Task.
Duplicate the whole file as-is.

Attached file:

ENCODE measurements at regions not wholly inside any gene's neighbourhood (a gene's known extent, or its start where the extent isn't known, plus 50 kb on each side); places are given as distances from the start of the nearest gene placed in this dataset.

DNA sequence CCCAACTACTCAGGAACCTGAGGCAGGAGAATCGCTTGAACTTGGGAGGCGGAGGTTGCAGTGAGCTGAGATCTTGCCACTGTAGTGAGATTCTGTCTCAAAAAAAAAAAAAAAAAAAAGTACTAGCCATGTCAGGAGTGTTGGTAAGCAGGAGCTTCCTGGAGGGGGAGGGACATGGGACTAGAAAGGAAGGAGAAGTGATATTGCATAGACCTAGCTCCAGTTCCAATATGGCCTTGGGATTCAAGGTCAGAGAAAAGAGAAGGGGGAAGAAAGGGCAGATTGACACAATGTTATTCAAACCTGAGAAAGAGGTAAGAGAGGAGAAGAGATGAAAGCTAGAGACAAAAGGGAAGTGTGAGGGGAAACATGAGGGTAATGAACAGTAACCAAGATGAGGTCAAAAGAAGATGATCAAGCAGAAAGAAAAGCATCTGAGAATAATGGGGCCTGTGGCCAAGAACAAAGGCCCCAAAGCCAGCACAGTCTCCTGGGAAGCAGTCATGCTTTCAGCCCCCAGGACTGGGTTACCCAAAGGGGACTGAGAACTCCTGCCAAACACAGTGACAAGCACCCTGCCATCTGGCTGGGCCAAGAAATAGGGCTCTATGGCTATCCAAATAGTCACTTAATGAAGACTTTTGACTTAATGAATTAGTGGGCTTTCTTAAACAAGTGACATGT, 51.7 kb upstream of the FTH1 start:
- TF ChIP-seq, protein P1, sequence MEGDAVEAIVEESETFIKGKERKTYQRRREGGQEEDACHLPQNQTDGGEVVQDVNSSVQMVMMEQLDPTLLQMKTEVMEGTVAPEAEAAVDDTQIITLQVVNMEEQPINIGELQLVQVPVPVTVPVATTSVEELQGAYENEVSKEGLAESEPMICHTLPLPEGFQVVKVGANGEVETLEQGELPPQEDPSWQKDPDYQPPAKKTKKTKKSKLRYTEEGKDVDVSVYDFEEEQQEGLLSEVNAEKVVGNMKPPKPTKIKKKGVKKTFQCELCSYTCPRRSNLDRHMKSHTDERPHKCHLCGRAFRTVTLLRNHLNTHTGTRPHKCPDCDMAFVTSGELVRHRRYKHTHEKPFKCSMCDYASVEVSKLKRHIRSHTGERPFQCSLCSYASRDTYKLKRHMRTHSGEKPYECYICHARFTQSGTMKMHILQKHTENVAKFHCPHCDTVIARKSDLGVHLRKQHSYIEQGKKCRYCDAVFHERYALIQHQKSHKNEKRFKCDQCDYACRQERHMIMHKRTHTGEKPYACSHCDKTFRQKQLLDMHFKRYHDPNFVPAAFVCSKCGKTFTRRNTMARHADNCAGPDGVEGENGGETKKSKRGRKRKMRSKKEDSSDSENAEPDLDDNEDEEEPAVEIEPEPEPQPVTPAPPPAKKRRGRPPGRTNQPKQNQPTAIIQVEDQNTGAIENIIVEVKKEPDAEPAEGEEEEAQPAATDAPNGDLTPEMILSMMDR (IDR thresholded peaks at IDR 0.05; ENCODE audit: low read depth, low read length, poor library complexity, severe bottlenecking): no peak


ENCODE measurements at regions not wholly inside any gene's neighbourhood (a gene's known extent, or its start where the extent isn't known, plus 50 kb on each side); places are given as distances from the start of the nearest gene placed in this dataset.

DNA sequence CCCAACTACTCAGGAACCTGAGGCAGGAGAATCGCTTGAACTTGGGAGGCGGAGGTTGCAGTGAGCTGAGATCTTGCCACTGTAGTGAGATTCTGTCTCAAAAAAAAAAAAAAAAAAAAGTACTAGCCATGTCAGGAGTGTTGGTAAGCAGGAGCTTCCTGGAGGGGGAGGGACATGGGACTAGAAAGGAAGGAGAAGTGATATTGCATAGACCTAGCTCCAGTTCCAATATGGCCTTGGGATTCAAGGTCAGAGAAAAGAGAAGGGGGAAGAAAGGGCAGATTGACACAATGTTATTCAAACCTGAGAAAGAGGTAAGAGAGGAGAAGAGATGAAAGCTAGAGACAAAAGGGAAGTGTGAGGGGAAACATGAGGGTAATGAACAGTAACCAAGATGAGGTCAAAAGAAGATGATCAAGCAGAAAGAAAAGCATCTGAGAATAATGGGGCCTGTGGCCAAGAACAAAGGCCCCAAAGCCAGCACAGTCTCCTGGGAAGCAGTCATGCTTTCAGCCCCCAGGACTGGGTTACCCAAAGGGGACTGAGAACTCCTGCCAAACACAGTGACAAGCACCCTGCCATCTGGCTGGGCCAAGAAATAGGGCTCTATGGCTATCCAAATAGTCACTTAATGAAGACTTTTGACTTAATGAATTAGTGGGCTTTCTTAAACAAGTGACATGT, 51.7 kb upstream of the FTH1 start:
- TF ChIP-seq, protein P1, sequence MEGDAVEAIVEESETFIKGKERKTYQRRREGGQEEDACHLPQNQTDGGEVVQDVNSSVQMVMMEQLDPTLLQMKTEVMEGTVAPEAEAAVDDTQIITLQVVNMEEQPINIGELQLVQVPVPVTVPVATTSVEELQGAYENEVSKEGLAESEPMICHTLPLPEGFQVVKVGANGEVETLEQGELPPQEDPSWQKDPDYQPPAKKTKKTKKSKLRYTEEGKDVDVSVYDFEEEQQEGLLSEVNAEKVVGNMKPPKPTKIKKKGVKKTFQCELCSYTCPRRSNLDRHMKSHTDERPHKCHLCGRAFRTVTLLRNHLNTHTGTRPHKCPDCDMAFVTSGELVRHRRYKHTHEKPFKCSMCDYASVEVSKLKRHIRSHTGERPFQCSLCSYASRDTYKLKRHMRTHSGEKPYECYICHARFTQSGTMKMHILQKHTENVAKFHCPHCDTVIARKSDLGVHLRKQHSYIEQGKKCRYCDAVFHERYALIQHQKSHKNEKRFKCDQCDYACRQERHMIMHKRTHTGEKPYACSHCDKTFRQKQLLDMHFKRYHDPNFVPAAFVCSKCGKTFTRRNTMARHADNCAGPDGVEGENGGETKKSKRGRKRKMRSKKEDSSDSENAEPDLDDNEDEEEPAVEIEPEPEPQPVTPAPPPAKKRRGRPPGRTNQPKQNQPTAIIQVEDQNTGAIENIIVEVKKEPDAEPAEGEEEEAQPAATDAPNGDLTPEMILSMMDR (IDR thresholded peaks at IDR 0.05; ENCODE audit: low read depth, low read length, poor library complexity, severe bottlenecking): no peak